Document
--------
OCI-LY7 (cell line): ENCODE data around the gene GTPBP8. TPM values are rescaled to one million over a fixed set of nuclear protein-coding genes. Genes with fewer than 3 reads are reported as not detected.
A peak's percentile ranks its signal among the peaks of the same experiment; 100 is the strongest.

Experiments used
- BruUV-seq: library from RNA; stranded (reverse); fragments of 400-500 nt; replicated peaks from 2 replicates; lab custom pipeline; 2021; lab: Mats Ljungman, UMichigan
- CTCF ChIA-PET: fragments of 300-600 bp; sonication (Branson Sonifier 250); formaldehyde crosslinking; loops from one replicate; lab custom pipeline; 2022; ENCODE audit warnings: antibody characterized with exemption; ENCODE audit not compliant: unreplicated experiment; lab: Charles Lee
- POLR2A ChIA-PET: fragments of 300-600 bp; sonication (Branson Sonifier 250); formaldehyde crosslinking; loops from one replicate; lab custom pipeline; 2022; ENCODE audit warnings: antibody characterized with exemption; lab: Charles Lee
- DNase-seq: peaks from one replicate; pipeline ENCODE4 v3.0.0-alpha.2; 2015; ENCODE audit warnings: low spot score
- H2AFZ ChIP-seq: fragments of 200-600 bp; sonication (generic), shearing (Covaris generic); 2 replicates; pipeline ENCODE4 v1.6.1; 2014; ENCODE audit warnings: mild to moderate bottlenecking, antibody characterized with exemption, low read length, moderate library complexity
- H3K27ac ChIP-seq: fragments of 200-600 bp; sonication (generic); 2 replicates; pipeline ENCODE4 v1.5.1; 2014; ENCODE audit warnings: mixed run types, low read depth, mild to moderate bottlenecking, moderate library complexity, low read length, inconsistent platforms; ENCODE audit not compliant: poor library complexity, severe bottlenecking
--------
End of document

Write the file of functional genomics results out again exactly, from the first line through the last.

OCI-LY7 (cell line): ENCODE data around the gene GTPBP8. TPM values are rescaled to one million over a fixed set of nuclear protein-coding genes. Genes with fewer than 3 reads are reported as not detected.
A peak's percentile ranks its signal among the peaks of the same experiment; 100 is the strongest.

Experiments used
- BruUV-seq: library from RNA; stranded (reverse); fragments of 400-500 nt; replicated peaks from 2 replicates; lab custom pipeline; 2021; lab: Mats Ljungman, UMichigan
- CTCF ChIA-PET: fragments of 300-600 bp; sonication (Branson Sonifier 250); formaldehyde crosslinking; loops from one replicate; lab custom pipeline; 2022; ENCODE audit warnings: antibody characterized with exemption; ENCODE audit not compliant: unreplicated experiment; lab: Charles Lee
- POLR2A ChIA-PET: fragments of 300-600 bp; sonication (Branson Sonifier 250); formaldehyde crosslinking; loops from one replicate; lab custom pipeline; 2022; ENCODE audit warnings: antibody characterized with exemption; lab: Charles Lee
- DNase-seq: peaks from one replicate; pipeline ENCODE4 v3.0.0-alpha.2; 2015; ENCODE audit warnings: low spot score
- H2AFZ ChIP-seq: fragments of 200-600 bp; sonication (generic), shearing (Covaris generic); 2 replicates; pipeline ENCODE4 v1.6.1; 2014; ENCODE audit warnings: mild to moderate bottlenecking, antibody characterized with exemption, low read length, moderate library complexity
- H3K27ac ChIP-seq: fragments of 200-600 bp; sonication (generic); 2 replicates; pipeline ENCODE4 v1.5.1; 2014; ENCODE audit warnings: mixed run types, low read depth, mild to moderate bottlenecking, moderate library complexity, low read length, inconsistent platforms; ENCODE audit not compliant: poor library complexity, severe bottlenecking